Buyer Agency

In the state of California, real estate agency is governed by California Civil Code Section 2079.16. It defines buyer agency as:

A selling agent can, with a Buyer’s consent, agree to act as agent for the Buyer only. In these situations, the agent is not the Seller’s agent, even if by agreement the agent may receive compensation for services rendered, either in full or in part from the Seller. An agent acting only for a Buyer has the following affirmative obligations:

To the Buyer: A fiduciary duty of utmost care, integrity, honesty, and loyalty in dealings with the Buyer.

To the Buyer and the Seller:
(a) Diligent exercise of reasonable skill and care in performance of the agent’s duties.
(b) A duty of honest and fair dealing and good faith.
(c) A duty to disclose all facts known to the agent materially affecting the value or desirability of the property that are not known to, or within the diligent attention and observation of, the parties.

An agent is not obligated to reveal to either party any confidential information obtained from the other party that does not involve the affirmative duties set forth above.

This definition usually trips people up because the first three words are “A selling agent” which immediately makes people think there is a relationship to the seller. Those of you that graduated from Agency 101 will remember that selling agent refers to the agent that brings the offer, which is the buyer’s agent.

The civil code clearly spells out something that often confuses people about buyer agency, which is this: Even if compensation comes from the seller, the buyer’s agent has the fiduciary duty to the buyer. Not to the seller. 

What is “fiduciary duty?” The fine folks at have a great definition of fiduciary duty:

A fiduciary duty is an obligation to act in the best interest of another party. For instance, a corporation’s board member has a fiduciary duty to the shareholders, a trustee has a fiduciary duty to the trust’s beneficiaries, and an attorney has a fiduciary duty to a client.

A fiduciary obligation exists whenever the relationship with the client involves a special trust, confidence, and reliance on the fiduciary to exercise his discretion or expertise in acting for the client. The fiduciary must knowingly accept that trust and confidence to exercise his expertise and discretion to act on the client’s behalf.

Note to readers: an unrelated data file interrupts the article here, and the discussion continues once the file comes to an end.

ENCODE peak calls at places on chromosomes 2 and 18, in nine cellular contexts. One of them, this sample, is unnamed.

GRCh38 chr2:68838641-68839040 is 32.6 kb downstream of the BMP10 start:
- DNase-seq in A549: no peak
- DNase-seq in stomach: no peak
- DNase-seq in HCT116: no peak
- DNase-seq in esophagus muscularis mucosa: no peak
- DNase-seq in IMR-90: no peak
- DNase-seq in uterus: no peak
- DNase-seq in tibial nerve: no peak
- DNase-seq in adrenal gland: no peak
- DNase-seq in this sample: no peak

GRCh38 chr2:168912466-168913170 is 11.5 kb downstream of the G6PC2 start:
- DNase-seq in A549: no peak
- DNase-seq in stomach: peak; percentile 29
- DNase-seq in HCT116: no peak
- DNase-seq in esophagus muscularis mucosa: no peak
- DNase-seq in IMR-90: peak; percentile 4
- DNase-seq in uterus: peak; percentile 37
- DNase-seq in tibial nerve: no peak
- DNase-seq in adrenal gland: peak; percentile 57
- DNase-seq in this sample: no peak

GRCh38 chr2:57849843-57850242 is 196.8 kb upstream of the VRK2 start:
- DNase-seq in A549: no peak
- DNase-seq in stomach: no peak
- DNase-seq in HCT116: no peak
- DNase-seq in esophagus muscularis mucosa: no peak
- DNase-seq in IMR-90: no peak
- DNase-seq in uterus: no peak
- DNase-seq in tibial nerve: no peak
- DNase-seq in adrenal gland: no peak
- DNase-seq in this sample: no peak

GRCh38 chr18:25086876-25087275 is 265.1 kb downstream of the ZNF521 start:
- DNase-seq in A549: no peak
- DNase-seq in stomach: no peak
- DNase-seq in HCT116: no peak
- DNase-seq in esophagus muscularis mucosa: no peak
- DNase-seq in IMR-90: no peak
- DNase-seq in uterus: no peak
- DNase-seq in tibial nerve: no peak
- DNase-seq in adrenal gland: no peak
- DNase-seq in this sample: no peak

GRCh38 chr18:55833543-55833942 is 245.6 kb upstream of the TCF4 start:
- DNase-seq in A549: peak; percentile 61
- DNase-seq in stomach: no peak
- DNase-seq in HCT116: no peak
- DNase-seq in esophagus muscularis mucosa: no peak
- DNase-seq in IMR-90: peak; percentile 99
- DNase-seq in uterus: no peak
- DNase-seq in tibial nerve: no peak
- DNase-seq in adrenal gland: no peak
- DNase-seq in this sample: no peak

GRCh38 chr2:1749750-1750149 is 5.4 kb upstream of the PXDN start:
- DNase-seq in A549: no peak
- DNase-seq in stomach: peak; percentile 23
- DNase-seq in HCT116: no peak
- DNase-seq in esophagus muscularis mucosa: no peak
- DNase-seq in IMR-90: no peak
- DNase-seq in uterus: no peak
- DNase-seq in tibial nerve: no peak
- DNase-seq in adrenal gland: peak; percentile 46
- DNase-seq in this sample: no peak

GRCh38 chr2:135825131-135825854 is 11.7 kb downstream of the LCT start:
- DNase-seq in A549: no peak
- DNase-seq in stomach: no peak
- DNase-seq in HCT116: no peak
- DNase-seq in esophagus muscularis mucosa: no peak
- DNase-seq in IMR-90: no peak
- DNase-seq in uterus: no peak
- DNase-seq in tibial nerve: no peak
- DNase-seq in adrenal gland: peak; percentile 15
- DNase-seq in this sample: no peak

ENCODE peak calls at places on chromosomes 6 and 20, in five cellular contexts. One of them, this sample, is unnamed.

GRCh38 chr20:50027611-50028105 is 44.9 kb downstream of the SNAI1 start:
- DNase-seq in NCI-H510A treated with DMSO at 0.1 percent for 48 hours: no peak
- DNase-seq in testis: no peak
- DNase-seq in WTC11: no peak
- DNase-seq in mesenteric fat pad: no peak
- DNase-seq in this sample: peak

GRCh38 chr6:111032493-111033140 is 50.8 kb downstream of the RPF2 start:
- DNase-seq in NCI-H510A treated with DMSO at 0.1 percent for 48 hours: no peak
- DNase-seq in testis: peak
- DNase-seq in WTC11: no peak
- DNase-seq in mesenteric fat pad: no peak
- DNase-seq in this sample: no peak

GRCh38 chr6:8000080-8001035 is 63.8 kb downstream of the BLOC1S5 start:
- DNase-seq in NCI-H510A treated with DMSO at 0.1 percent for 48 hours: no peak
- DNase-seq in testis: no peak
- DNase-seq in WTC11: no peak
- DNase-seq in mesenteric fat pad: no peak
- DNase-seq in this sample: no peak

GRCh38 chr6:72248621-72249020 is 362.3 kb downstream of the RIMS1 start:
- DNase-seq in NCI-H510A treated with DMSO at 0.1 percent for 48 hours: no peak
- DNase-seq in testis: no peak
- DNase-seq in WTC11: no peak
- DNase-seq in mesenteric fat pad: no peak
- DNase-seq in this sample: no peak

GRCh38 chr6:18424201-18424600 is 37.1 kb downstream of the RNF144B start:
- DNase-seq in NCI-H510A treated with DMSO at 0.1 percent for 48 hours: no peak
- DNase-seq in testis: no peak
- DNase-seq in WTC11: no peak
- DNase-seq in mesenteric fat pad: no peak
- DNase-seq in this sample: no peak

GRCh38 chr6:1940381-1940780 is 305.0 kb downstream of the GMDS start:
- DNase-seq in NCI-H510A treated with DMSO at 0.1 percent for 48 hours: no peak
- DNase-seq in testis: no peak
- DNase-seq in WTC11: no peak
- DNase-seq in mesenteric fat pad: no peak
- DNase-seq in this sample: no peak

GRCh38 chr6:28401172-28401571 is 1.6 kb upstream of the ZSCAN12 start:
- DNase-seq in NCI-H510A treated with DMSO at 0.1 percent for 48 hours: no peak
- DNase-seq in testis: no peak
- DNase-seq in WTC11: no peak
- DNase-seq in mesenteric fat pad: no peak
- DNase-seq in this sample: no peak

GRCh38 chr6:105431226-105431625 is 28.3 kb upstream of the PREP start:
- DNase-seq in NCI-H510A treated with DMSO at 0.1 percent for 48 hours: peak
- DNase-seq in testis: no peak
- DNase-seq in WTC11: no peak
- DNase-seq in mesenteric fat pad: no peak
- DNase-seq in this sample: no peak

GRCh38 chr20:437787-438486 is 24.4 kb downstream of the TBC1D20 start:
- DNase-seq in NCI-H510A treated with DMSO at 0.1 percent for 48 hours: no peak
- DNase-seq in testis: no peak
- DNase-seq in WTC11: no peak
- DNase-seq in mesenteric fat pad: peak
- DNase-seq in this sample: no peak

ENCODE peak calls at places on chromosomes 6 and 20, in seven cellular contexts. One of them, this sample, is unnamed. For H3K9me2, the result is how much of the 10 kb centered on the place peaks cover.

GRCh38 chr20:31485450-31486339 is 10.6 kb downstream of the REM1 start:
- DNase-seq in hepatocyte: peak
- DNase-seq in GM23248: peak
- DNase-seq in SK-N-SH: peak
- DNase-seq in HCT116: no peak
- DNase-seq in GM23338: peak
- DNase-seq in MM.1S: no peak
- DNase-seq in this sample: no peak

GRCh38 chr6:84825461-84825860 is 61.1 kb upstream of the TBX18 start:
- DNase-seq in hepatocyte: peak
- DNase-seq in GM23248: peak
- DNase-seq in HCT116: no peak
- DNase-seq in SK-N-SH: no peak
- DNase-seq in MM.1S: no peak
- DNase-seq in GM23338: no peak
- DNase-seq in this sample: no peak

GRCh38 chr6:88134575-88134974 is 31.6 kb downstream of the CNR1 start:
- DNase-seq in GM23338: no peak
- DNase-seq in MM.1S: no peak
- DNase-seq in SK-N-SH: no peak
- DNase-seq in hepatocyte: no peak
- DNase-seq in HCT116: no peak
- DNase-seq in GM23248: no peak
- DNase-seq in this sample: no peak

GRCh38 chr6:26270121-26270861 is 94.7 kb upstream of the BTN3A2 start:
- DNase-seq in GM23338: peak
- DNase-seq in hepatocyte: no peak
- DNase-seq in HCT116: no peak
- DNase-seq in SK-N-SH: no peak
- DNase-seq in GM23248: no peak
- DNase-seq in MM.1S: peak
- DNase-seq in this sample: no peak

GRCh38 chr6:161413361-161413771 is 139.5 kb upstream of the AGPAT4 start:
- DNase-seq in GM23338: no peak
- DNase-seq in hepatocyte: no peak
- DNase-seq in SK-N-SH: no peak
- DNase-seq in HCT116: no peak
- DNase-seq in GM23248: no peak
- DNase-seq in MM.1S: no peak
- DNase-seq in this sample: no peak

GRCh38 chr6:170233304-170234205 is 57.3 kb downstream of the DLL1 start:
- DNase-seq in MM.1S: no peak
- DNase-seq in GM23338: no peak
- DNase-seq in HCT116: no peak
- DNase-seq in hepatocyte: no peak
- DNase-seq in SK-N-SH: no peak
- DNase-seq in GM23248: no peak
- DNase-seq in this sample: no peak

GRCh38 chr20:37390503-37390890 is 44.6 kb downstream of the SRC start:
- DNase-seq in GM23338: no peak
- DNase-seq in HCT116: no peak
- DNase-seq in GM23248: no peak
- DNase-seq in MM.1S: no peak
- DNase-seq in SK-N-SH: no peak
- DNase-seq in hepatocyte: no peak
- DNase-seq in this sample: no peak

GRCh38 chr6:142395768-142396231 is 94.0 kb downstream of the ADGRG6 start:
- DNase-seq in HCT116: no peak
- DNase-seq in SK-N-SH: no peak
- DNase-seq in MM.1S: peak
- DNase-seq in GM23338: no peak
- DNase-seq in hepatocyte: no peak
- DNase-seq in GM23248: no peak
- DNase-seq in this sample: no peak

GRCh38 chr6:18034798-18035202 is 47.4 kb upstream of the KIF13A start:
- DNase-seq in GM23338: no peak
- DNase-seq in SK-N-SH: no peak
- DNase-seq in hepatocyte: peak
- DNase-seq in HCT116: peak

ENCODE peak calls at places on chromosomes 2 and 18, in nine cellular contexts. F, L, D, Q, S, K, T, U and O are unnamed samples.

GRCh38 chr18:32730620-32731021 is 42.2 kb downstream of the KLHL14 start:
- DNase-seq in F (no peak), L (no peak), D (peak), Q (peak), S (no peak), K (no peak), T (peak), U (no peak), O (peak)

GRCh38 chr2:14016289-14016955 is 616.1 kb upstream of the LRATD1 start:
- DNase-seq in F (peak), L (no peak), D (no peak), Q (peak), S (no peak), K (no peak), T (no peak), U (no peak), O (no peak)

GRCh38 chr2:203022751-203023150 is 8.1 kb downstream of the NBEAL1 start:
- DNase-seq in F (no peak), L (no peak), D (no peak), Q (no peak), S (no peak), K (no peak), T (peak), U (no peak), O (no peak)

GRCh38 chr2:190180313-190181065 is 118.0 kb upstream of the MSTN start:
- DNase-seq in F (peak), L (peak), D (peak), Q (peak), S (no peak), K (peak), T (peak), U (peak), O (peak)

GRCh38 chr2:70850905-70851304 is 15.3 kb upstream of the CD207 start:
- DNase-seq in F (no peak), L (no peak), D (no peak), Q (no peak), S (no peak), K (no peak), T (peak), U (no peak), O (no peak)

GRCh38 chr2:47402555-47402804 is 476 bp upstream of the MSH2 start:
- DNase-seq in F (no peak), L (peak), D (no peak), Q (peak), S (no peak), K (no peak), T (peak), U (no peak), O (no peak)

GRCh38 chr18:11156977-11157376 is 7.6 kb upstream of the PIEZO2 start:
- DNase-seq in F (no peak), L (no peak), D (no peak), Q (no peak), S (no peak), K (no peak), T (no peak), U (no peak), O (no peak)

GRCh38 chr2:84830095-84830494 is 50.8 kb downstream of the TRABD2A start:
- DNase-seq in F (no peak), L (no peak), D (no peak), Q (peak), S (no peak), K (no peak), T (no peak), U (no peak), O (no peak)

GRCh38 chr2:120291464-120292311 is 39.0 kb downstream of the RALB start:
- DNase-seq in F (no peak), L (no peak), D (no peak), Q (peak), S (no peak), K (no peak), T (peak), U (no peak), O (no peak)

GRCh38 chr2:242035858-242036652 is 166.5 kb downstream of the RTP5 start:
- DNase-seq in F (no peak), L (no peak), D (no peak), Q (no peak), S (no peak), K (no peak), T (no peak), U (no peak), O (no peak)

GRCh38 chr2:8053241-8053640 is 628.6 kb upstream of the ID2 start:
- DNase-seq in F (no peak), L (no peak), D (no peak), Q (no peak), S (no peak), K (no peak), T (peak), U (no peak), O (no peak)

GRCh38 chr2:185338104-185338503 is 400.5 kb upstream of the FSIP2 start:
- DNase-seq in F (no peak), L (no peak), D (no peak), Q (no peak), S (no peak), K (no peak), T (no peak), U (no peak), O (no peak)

When one person does agree to act for another in a fiduciary relationship, the law forbids the fiduciary from acting in any manner adverse or contrary to the interests of the client, or from acting for his own benefit in relation to the subject matter. The client is entitled to the best efforts of the fiduciary on his behalf and the fiduciary must exercise all of the skill, care and diligence at his disposal when acting on behalf of the client. A person acting in a fiduciary capacity is held to a high standard of honesty and full disclosure in regard to the client and must not obtain a personal benefit at the expense of the client.

So the highest duty in the transaction where I am bound solely by buyer agency  - the duty to exercise my discretion and expertise on behalf of a client who has placed their special trust, confidence, and reliance on me – is only to the buyer in buyer agency. 

That being said, the law does not completely relieve me of any obligations to the seller. I am still bound to:

  1. be honest
  2. deal fairly and in good faith
  3. exercise reasonable skill and care, and
  4. disclose all material facts about the property

to both the buyer and seller. 

So that’s a summary of Buyer Agency. Helpful, or too much legal gibberish?

Remember: Agency is a legal topic. I am not an attorney, nor do I have any plans to become one. If you are seeking legal advice about agency, consult a qualified attorney. If you do not understand the agency relationships in your specific situation, do not rely upon this article to clear things up. Consult an attorney! Whatever you do, don’t just take the blog posts you stumble across from an internet search as the gospel truth.

Pre-Paid Interest Explained

Closing costs. They just seem to add up, and up, and up. One of the items that buyers find on their estimated settlement statement is a line item described as “pre-paid interest.”

Understanding this closing cost gets a lot easier when you remember one important concept: rent is paid in advance, mortgage payments are paid in arrears. For example, if you rent a home, the rent payment you make the 1st day of the month is the cost of renting that home for that month. If you make a March 1 payment, it is to cover the month of March.